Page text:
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Budding Legislation – The Cannabis Administration and Opportunity Act

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Sterne, Kessler, Goldstein & Fox

On July 14, 2021, Senate Majority Leader Chuck Schumer, together with Senate Finance Committee Chair Ron Wyden and Senator Cory Booker, released a discussion draft of the Cannabis Administration and Opportunity Act (the “CAOA”), comprehensive legislation that proposes, among other things, removing cannabis from the Controlled Substances Act (CSA), empowering states to implement and control their own cannabis policies, transferring agency functions with respect to regulation of cannabis products, and providing for restorative justice.  The legislation also provides proposals for restorative justice and opportunity programs, aimed at ending decades of harm to communities of color because of current policies.
 
If implemented, the Food and Drug Administration (FDA) would be recognized as the primary federal regulatory authority on the manufacturing and marketing of cannabis products, and the Alcohol and Tobacco Tax and Trade Bureau (TTB) would regulate taxation of cannabis products and trade practices of cannabis enterprises. The agencies would have dual jurisdiction regarding certain aspects of product labeling, packaging, advertising, and other consumer information.
 
The proposed legislation also provides for the establishment of the Center for Cannabis Products in FDA, adding a new chapter to the Federal Food, Drug, and Cosmetic Act (FFDCA) for regulating cannabis in foods, dietary supplements, drugs, and cosmetics. The Center for Cannabis Products would regulate all cannabis-ingredient products except those directed at treatment and prevention of disease in people and animals, which would be regulated by other FDA Centers and subject to FDA drug approval requirements. Under this discussion draft, cannabis ingredient foods that are not classified as drugs would be regulated as dietary supplements. And manufacturers of such products would be permitted to claim beneficial attributes of products the way that dietary supplements do currently, provided they supply reliable scientific evidence and include on the label of such products a notice indicating the FDA has not evaluated the statements.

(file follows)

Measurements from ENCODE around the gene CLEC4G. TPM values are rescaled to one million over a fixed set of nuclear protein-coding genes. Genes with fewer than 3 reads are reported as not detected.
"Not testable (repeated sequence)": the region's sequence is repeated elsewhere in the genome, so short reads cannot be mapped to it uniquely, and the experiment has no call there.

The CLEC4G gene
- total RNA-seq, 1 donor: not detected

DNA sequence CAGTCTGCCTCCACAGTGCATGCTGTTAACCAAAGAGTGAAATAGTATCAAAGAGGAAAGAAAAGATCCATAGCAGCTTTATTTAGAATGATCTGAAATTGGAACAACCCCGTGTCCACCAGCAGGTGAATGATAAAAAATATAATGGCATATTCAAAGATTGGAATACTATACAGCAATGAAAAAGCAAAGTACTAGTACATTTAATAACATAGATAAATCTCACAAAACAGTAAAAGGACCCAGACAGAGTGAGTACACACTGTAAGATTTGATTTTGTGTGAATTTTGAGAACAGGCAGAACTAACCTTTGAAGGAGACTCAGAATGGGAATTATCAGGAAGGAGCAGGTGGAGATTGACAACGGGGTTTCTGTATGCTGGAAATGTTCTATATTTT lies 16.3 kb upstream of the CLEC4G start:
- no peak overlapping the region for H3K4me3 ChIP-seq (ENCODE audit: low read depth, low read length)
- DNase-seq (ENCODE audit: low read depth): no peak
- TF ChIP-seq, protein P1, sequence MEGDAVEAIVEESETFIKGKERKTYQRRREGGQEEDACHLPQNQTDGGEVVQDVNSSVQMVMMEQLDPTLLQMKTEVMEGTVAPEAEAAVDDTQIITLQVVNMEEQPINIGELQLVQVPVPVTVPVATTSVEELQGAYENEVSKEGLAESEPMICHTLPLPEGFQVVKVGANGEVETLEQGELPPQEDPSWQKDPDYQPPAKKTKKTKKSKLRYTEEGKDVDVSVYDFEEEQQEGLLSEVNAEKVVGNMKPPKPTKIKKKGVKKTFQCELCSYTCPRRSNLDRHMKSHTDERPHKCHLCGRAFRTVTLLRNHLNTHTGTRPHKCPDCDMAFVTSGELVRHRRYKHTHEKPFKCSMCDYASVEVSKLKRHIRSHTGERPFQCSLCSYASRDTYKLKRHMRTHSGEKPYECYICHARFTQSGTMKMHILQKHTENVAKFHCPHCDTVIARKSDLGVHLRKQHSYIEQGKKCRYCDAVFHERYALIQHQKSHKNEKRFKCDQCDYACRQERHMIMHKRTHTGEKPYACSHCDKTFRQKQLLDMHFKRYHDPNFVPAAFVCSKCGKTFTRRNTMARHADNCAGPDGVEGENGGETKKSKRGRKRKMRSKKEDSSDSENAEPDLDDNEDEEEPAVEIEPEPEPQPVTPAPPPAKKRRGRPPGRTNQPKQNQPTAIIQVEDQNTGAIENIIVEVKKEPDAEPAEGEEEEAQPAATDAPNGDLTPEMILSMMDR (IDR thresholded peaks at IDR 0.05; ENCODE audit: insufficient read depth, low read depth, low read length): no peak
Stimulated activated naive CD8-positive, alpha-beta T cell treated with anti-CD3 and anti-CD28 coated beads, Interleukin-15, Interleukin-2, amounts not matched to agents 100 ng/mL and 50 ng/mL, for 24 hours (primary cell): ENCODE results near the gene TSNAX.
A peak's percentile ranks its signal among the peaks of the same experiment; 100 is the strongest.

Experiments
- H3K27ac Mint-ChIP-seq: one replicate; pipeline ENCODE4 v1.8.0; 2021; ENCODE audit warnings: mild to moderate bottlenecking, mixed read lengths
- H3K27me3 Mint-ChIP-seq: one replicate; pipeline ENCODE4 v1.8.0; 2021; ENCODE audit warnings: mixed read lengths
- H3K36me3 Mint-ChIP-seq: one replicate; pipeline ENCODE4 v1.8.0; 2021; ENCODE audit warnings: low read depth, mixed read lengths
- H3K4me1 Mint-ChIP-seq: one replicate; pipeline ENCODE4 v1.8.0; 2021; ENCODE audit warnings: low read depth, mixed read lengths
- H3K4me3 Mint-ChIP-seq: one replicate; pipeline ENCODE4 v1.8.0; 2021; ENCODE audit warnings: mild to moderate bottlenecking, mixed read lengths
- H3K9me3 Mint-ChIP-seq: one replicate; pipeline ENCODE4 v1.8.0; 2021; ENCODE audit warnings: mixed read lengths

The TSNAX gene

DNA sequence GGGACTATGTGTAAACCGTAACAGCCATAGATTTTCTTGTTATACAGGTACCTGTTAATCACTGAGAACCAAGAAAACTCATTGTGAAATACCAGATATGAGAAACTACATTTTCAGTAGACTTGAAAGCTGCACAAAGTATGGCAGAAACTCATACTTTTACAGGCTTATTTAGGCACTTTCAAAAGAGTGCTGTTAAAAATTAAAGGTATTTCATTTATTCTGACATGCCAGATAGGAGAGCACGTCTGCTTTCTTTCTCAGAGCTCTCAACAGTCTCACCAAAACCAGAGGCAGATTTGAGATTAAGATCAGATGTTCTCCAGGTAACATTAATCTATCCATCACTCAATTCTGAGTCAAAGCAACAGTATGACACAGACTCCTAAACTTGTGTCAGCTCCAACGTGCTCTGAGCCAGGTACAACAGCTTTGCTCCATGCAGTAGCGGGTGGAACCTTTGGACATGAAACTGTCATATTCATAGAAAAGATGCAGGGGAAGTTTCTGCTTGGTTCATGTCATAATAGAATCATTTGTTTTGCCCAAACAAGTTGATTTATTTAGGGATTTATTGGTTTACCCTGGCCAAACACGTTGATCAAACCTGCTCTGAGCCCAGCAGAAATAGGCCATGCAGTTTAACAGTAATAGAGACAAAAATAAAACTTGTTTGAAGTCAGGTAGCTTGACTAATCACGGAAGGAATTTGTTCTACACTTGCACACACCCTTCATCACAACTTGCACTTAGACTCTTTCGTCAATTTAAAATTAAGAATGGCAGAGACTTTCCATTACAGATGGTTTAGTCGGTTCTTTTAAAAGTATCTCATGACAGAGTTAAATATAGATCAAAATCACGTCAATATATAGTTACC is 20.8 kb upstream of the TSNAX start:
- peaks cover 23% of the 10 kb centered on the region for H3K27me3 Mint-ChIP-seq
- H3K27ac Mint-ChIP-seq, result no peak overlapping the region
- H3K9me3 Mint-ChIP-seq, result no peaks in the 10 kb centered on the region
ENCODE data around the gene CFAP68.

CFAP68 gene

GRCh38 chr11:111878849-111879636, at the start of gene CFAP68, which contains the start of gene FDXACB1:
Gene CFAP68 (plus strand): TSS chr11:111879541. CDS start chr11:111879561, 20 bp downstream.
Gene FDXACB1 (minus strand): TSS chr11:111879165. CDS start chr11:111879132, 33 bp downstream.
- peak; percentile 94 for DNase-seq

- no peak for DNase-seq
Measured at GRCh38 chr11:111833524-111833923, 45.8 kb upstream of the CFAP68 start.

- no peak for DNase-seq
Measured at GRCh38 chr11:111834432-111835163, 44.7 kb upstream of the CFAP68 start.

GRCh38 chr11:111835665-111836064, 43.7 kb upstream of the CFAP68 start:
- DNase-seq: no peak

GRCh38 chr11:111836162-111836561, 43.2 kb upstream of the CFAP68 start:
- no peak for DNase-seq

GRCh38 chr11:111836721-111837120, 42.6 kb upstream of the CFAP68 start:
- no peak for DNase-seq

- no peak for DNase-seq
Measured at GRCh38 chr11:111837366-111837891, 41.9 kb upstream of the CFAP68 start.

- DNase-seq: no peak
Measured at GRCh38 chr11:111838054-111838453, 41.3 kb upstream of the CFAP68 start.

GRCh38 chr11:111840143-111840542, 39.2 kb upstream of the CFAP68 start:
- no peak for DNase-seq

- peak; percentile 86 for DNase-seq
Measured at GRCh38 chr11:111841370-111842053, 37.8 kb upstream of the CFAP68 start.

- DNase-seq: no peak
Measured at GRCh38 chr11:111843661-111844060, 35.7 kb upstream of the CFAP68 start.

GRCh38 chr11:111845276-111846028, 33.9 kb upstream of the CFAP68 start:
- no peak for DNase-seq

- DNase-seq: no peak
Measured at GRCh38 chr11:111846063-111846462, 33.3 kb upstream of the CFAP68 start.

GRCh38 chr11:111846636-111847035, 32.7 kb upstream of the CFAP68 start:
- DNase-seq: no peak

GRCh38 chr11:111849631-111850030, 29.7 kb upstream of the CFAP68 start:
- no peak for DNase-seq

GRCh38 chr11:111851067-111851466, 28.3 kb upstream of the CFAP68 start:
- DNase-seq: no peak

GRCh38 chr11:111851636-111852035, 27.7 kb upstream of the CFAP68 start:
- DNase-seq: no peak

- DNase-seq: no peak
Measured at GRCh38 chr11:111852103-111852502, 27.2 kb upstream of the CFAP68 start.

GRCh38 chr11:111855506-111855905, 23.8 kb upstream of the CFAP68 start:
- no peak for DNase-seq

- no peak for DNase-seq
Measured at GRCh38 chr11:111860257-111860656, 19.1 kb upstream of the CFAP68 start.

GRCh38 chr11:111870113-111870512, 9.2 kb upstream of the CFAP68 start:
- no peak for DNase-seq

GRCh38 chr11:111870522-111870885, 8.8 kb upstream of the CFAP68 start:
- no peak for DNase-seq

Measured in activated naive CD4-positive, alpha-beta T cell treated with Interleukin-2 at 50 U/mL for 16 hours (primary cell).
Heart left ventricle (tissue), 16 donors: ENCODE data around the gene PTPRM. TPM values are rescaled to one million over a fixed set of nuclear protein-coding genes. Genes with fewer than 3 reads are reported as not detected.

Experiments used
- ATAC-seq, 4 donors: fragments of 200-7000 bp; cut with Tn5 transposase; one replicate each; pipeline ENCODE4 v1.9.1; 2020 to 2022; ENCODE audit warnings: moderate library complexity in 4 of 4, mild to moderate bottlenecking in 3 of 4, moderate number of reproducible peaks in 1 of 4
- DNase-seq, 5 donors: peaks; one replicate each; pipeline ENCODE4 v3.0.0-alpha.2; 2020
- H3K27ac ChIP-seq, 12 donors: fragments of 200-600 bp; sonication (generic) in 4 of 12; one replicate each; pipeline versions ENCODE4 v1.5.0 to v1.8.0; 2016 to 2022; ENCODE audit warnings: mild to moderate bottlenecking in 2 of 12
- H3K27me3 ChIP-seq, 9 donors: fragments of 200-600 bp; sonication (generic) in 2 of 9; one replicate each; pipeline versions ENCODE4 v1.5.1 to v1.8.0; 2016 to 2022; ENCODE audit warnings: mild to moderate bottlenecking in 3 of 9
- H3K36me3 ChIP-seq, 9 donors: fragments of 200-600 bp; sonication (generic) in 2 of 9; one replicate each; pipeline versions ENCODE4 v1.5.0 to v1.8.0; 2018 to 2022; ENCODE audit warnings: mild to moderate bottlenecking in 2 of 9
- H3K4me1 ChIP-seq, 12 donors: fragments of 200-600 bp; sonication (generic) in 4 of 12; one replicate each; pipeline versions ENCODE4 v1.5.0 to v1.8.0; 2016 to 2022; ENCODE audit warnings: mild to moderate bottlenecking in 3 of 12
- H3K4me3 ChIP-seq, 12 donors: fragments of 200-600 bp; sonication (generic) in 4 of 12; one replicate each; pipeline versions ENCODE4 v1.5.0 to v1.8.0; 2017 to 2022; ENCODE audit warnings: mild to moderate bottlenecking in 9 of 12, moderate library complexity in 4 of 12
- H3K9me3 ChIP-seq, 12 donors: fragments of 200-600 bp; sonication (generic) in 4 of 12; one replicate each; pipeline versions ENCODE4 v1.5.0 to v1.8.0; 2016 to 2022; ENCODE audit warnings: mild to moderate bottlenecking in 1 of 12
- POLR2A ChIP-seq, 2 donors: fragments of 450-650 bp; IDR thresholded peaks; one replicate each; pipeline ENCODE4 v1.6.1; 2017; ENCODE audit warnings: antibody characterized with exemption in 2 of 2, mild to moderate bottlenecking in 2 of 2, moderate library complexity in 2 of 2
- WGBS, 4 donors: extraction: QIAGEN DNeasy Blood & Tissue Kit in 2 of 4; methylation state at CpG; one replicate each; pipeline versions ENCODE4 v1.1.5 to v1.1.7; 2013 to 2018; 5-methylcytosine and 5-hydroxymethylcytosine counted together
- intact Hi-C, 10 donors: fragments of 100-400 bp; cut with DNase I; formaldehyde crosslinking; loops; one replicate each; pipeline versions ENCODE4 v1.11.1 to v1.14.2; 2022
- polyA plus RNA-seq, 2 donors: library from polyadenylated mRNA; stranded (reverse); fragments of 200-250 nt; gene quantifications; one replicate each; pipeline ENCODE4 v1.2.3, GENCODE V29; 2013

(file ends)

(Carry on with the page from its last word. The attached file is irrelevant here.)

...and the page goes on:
A few other things to consider: while the legislation would end the federal prohibition on cannabis, certain federal standards would be established, including a minimum age of 21 to purchase recreational marijuana products and a maximum weight of 10 ounces per transaction. In addition, individual states would still control cannabis policies within their states, with some exceptions as to interstate commerce such as prohibiting transportation of cannabis across state’s borders into a state for purposes of lawful sale. The legislation also makes available crucial services to cannabis businesses, including bank accounts and loans.
 
The very detailed proposals and seemingly altruistic goals of the legislation are yet another positive example of the desperate desire and need for guidance as to the regulatory roadmap from those interested in and already participating in the cannabis industry. Because of the regulatory maze, those businesses already familiar with this bureaucratic entanglement are likely to have an advantage and thus, likely to expand into this industry themselves, including in branding and efforts to register their brands at the federal level. Still, no need to feel beaten out by the “big guys” yet – they, like anyone interested in this field, are beholden to the current laws, including federal trademark laws which still currently prohibit federal registration for cannabis-ingredient consumables or those that might fall under the FFDCA.


This article appeared in the July 2021 issue of MarkIt to Market®. To view our past issues, as well as other firm newsletters, please click here.